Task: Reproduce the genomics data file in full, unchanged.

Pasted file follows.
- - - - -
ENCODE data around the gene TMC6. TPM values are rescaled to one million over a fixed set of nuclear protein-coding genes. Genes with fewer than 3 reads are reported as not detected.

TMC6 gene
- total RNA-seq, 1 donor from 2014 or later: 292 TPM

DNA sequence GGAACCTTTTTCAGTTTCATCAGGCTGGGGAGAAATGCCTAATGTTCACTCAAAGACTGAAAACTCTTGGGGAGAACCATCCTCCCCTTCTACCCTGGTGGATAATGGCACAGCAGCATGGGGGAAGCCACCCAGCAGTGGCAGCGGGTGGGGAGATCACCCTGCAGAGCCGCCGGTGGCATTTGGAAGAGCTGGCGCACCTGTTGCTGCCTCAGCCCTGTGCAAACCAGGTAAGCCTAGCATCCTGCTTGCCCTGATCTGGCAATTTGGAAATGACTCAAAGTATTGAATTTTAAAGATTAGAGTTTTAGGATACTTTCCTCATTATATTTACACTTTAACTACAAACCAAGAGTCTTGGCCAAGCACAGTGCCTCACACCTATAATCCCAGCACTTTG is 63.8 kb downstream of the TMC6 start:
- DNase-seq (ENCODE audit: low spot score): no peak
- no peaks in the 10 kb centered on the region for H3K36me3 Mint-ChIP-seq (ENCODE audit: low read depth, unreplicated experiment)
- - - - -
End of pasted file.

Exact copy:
ENCODE data around the gene TMC6. TPM values are rescaled to one million over a fixed set of nuclear protein-coding genes. Genes with fewer than 3 reads are reported as not detected.

TMC6 gene
- total RNA-seq, 1 donor from 2014 or later: 292 TPM

DNA sequence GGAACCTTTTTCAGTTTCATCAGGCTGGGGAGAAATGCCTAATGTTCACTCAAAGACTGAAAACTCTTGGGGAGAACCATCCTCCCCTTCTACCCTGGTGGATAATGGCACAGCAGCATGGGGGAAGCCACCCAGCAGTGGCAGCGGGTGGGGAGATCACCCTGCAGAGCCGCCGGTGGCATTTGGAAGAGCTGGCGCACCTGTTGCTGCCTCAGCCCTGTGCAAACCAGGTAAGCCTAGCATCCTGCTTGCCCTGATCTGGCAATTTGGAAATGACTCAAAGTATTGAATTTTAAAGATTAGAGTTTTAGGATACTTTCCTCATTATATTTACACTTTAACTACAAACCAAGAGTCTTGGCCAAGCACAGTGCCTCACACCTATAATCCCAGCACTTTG is 63.8 kb downstream of the TMC6 start:
- DNase-seq (ENCODE audit: low spot score): no peak
- no peaks in the 10 kb centered on the region for H3K36me3 Mint-ChIP-seq (ENCODE audit: low read depth, unreplicated experiment)